On today’s show, I have Haiyun Damon-Feng who is a Staff Attorney at KIND, which stands for Kids in Need of Defense.
Haiyun and I attended college together and lived in the same house and she had recently traveled to the Texas/Mexico border with KIND to speak with parents who had been detained and taken away from their children.
Haiyun shared her experience on her Facebook profile and this prompted me to ask her to come onto the podcast to share what a day in her life is like, what KIND does, what people misconstrue about refugee families, how she handles a career that is very emotionally and mentally taxing, what she struggles with the most and so much more.
At times this episode is gut wrenching but I think it’s an important topic to discuss publicly, especially for those of us living in the States. If you want to talk about this topic more with other listeners, I’d love to have you in the Day in the Life Facebook group.
Haiyun Damon-Feng | Staff Attorney at KIND
In today’s episode, you’ll find out:
- How KIND helps unaccompanied children coming into the United States.
- What her experience was like recently visiting the border and speaking with parents who have been separated from their children.
- What people misconstrue about the refugee families and the children KIND helps.
- How she handles a career that is very emotionally taxing.
- The one thing she struggles with most in her career.
- Ways people can help refugee parents and children in need right now and how you can continuously help.
Haiyun is a Staff Attorney with Kids in Need of Defense (KIND), resident in KIND’s Los Angeles office. Haiyun works to ensure that unaccompanied children who arrive in the U.S. fleeing violence, abuse and instability in their home countries are represented by counsel as they go through their immigration proceedings. Recently, she has been a part of KIND’s work with children and families affected by the new immigration and family separation policies. Haiyun received her J.D. from Yale Law School and is admitted to practice law in California and New York. She speaks Spanish and Mandarin Chinese. In her free time, Haiyun likes to go hiking with her husband, Grant, and her and newly adopted puppy, Latte.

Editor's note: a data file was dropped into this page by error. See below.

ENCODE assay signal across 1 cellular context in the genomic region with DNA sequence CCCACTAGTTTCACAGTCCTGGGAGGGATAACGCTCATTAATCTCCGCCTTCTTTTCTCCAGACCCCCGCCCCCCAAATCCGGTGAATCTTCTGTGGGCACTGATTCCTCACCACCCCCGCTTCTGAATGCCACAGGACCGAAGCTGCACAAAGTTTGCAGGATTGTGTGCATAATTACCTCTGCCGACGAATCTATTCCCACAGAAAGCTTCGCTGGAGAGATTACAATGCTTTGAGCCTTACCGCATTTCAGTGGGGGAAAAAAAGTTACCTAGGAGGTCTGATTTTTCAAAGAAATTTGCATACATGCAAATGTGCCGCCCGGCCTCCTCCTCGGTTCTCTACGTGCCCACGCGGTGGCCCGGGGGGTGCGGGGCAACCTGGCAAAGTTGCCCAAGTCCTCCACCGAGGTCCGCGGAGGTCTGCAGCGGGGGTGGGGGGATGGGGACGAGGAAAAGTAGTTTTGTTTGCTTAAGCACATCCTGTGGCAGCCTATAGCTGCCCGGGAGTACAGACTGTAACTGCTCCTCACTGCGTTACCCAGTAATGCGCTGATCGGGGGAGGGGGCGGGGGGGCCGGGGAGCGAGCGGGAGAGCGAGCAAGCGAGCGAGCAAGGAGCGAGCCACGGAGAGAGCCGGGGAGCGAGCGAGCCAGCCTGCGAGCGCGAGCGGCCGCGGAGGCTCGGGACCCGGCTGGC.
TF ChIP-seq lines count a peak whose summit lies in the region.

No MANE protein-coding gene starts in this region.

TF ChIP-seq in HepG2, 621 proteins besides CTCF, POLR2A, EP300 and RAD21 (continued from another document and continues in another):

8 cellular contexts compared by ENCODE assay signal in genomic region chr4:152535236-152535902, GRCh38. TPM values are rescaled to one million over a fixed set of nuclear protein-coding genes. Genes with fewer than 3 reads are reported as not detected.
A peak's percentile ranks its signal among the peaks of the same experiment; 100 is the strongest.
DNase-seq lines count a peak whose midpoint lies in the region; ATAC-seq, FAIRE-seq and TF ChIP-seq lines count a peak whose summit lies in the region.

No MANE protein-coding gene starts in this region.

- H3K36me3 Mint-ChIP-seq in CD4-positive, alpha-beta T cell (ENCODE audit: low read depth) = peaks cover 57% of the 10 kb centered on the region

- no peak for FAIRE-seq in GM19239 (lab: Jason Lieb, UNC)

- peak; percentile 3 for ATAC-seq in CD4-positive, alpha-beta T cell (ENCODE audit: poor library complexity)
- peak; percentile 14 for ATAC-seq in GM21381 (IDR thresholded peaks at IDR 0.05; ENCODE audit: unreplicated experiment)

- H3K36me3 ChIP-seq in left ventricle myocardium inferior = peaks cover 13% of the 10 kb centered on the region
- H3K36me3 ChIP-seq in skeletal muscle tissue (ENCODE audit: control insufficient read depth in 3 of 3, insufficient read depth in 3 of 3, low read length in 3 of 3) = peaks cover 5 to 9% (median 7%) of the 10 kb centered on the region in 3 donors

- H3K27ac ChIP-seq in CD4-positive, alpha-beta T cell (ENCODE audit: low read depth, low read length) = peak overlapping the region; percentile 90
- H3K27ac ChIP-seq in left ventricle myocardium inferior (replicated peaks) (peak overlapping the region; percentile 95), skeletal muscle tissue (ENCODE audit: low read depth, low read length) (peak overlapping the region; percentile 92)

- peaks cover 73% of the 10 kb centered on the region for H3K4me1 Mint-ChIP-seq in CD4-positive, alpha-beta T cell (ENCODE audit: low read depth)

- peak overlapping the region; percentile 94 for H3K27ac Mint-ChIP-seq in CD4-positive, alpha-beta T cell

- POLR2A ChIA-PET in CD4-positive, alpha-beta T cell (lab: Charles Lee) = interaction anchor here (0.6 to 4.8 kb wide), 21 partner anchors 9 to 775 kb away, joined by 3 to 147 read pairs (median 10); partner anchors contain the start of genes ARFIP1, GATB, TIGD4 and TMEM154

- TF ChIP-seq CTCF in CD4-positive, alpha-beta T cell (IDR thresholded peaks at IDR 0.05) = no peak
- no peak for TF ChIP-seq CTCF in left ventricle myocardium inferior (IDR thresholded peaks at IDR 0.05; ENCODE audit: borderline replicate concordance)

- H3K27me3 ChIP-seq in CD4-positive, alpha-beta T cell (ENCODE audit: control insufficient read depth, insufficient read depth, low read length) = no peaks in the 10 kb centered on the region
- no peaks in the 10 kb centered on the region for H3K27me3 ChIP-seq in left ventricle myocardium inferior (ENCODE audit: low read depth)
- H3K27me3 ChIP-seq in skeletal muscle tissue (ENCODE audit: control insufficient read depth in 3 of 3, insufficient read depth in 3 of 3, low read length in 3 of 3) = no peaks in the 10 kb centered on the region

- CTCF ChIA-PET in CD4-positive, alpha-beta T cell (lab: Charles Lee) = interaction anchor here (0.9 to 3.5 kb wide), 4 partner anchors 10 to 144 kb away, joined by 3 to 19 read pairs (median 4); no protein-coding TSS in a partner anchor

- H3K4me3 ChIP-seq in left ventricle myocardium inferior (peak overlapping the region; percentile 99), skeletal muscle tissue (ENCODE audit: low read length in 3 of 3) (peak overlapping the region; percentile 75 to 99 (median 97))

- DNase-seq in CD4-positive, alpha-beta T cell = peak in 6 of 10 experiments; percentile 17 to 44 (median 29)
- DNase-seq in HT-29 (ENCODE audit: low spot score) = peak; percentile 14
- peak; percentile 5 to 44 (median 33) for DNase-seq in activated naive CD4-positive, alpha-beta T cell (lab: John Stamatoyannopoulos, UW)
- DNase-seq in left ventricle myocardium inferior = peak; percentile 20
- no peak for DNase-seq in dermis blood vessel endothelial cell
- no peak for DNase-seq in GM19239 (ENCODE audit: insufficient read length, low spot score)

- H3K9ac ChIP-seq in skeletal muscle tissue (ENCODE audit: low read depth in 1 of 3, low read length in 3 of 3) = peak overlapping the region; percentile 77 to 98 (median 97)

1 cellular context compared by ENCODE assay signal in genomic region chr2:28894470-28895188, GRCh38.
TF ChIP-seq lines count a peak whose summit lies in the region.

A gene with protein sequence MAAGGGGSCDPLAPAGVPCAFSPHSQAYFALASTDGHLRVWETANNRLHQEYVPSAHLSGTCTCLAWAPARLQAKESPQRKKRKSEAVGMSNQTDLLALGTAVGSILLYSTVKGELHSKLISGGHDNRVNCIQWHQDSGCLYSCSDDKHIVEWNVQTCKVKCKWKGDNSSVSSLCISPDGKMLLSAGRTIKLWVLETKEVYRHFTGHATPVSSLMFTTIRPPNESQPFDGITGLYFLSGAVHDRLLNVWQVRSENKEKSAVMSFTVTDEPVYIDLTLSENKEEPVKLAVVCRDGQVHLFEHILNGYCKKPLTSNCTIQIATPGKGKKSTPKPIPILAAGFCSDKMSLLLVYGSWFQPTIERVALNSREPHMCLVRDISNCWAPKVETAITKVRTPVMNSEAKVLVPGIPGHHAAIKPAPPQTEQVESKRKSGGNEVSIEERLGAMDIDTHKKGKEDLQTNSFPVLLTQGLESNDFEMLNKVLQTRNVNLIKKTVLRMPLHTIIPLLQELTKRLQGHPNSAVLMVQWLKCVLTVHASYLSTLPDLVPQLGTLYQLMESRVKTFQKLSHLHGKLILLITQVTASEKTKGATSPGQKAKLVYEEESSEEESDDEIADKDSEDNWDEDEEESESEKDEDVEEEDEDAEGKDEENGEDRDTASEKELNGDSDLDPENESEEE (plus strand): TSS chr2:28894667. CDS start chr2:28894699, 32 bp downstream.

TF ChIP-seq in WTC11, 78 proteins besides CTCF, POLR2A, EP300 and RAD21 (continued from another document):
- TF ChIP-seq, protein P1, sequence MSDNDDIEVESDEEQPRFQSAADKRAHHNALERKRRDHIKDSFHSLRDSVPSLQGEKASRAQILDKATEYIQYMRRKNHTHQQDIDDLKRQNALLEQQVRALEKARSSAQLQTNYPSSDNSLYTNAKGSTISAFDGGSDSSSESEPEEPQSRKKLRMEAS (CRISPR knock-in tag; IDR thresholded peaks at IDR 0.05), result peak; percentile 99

Key takeaways from this episodeKids in the U.S. immigration systems are not appointed attorneys in immigration court. - Haiyun Damon-Feng Click To Tweet The bulk of parents hadn't spoken to their kids or didn't know where their kids were and had been detained separately for a month or month and a half. - Haiyun Damon-Feng Click To Tweet
So you can imagine what it is that they’re fleeing. This is not a secret. Everyone know’s this journey is incredibly difficult and what awaits you when you get to the border is a lot of uncertainty. – Haiyun Damon-FengIt was really difficult emotionally. It was a lot more difficult for me working with the parents. - Haiyun Damon-Feng Click To Tweet
These are parents who came with their children and didn’t expect to be jailed or detained for a month and half. They didn’t expect for their kids to be taken from them. – Haiyun Damon-FengIt was really difficult emotionally. It was a lot more difficult for me working with the parents. - Haiyun Damon-Feng Click To Tweet
These are parents who came with their children and didn’t expect to be jailed or detained for a month and half. They didn’t expect for their kids to be taken from them. – Haiyun Damon-FengEach person had a story about how they were taken from their children. It was really difficult watching the parents. - Haiyun Damon-Feng Click To Tweet
It was so hard to hear these parents stories and to know that their kids are suffering, to know that they’re suffering, and not be able to help. – Haiyun Damon-FengWith time, it got easier to be able to compartmentalize job and home life. But when I went to Texas and I came back, I was having nightmares. - Haiyun Damon-Feng Click To Tweet
I think the best that you can do is remember that you’re doing something and that you’re striving towards something. – Haiyun Damon-Feng
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